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'The Business of Health Care Report'

Summer Reminds of the Importance of Catastrophic Health Coverage

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I’m Doug Hawthorne, president and CEO of Texas Health Resources, with “The Business of Health Care Report.”

In North Texas, the hot, sunny month of July often arrives with a vengeance. This means warm-weather activities, such as swimming and boating, kick into high gear and bring fond memories of family vacations, picnics and softball games. For others, it will be fraught with peril – heat stroke, West Nile virus. Or even worse – diving and boating accidents – and catastrophic injury.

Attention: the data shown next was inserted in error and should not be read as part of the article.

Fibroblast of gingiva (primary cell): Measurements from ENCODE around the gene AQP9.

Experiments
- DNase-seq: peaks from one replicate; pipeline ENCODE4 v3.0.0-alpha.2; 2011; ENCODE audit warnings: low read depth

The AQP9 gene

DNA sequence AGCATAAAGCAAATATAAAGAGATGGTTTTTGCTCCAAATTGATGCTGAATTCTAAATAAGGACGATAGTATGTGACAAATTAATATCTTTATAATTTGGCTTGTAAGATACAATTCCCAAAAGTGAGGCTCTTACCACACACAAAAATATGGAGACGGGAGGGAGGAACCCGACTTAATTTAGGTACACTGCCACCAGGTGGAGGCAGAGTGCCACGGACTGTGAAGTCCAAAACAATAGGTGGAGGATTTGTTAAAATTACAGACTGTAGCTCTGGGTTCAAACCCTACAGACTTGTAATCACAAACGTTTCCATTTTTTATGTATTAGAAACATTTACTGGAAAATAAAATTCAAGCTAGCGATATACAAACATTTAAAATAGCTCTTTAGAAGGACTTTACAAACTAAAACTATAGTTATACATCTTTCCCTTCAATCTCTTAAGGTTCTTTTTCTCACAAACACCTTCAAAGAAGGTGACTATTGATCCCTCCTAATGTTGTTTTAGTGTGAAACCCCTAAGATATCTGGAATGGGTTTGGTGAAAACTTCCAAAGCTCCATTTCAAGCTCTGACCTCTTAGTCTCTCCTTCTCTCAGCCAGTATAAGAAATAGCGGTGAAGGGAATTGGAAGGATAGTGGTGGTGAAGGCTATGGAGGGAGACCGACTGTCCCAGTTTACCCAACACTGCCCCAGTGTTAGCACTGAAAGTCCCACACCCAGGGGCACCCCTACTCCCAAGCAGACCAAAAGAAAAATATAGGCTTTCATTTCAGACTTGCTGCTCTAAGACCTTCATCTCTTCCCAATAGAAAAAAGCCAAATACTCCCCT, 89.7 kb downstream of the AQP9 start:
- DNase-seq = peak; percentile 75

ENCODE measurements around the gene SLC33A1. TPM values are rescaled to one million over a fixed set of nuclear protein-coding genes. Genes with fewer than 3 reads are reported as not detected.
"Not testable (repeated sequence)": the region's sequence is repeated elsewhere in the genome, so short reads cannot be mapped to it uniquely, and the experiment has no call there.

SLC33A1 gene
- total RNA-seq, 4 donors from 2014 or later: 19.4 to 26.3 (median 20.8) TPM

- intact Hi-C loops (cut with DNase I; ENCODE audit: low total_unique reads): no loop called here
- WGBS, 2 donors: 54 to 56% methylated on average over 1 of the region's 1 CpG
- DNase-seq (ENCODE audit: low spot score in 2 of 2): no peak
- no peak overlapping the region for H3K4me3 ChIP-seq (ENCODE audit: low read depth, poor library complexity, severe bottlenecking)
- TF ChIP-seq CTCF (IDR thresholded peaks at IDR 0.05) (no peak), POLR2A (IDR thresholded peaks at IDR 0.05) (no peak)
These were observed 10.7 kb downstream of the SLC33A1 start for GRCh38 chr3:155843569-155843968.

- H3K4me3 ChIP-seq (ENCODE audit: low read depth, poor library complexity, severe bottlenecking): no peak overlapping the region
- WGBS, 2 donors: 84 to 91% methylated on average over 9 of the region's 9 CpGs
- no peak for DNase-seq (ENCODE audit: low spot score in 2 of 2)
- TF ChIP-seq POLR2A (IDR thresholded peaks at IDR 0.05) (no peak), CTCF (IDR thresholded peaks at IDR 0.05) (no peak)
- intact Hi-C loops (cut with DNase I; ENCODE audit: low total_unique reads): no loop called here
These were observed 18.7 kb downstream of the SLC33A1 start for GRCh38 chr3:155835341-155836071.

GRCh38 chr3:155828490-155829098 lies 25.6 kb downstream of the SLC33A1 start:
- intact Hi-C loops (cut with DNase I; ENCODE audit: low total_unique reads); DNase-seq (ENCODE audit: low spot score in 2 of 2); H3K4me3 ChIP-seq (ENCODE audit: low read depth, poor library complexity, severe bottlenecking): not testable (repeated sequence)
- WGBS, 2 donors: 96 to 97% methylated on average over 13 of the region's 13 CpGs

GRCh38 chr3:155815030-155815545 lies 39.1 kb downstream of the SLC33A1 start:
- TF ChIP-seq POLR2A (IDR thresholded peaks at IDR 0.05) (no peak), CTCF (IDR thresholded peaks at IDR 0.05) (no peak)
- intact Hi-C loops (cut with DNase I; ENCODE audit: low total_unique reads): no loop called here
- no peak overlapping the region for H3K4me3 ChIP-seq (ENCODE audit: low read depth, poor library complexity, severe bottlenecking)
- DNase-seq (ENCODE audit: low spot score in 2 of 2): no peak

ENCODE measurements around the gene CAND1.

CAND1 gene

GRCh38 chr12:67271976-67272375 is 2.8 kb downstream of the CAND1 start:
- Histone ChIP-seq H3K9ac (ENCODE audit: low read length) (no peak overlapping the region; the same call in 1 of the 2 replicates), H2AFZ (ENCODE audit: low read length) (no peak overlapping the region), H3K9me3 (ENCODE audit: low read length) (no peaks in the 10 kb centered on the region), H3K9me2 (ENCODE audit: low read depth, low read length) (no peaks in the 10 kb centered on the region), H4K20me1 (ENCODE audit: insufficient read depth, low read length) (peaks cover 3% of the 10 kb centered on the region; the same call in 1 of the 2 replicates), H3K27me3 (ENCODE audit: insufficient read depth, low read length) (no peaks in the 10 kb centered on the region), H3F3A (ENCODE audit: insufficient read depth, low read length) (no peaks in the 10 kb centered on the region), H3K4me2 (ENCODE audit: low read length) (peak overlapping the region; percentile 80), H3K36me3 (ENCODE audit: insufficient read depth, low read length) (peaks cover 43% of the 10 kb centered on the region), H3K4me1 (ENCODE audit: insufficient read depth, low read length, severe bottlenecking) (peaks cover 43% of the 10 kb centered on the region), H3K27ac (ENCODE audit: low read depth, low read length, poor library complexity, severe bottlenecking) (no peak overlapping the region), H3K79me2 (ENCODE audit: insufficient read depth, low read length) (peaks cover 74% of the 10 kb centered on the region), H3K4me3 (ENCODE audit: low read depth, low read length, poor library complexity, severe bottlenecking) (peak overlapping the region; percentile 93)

Have you ever considered who would pay the medical bills if a catastrophic injury were to strike you or someone in your family this summer? You would – and if you’re uninsured – the cost could be financially devastating.

If your employer doesn’t offer health insurance or you simply don’t want to pay for coverage you don’t believe you need, you may be a candidate for a “catastrophic” health insurance policy.

Sometimes called a “major medical” plan, catastrophic policies are characterized by high deductibles and low monthly premiums. These plans typically cover only major hospital and medical expenses, while you pay out-of-pocket for everything else, such as routine doctor visits and prescription drugs.

Of course, anyone who considers purchasing a catastrophic policy needs to evaluate the financial tradeoffs, but summer reminds us that it’s important to protect ourselves and our family against catastrophic injury and financial peril.

For Texas Health Resources and its faith-based hospitals – Harris Methodist, Presbyterian and Arlington Memorial – I’m Doug Hawthorne.

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